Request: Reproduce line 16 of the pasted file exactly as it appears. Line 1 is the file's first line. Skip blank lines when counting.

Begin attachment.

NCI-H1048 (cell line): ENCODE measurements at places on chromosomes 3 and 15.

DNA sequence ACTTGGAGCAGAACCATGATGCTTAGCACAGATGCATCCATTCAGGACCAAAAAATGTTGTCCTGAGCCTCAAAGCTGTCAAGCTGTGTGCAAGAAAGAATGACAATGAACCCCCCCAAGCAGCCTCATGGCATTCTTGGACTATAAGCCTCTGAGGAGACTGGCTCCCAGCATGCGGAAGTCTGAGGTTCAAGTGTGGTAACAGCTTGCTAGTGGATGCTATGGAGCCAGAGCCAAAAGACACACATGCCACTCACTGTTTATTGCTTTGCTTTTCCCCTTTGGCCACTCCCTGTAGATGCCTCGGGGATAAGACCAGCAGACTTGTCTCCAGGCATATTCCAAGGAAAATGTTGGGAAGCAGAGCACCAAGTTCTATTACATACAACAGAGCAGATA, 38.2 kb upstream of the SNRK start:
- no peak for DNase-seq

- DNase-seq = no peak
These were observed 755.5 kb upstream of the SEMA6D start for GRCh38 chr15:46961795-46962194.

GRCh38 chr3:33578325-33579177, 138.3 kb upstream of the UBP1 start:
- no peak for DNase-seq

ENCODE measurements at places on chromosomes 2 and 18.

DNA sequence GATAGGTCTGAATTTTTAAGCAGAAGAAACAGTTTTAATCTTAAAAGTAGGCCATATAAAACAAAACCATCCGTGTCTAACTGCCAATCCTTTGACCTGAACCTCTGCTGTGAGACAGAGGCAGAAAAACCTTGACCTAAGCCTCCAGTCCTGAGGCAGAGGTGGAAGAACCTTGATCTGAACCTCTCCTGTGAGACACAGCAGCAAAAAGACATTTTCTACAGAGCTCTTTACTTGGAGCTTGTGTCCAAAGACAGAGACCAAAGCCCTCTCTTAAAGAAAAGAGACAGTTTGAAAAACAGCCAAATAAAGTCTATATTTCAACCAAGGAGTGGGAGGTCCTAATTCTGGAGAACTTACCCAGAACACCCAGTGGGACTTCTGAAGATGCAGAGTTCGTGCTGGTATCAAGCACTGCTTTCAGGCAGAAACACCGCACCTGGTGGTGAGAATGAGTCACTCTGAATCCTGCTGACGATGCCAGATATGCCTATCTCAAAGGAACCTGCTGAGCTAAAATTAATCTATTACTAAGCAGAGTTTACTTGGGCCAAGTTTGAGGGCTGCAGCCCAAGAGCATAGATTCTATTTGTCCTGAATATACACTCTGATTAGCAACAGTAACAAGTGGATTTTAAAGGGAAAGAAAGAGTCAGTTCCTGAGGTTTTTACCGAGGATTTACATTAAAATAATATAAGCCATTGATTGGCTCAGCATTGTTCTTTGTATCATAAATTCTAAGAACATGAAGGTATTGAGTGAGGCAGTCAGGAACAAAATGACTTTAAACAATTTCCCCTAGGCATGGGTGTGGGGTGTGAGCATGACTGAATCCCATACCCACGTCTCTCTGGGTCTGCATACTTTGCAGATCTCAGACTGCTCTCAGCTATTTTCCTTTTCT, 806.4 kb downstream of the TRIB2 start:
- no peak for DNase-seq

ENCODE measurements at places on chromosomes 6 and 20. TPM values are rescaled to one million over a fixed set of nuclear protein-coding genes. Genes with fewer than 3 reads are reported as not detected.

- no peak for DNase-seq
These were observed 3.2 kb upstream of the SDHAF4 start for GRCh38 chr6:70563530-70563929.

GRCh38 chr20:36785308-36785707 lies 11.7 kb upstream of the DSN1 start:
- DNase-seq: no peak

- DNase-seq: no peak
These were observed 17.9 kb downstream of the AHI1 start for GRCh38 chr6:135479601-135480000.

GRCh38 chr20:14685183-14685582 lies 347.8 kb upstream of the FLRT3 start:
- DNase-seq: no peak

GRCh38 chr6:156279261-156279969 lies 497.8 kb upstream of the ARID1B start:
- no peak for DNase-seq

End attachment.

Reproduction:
- DNase-seq: no peak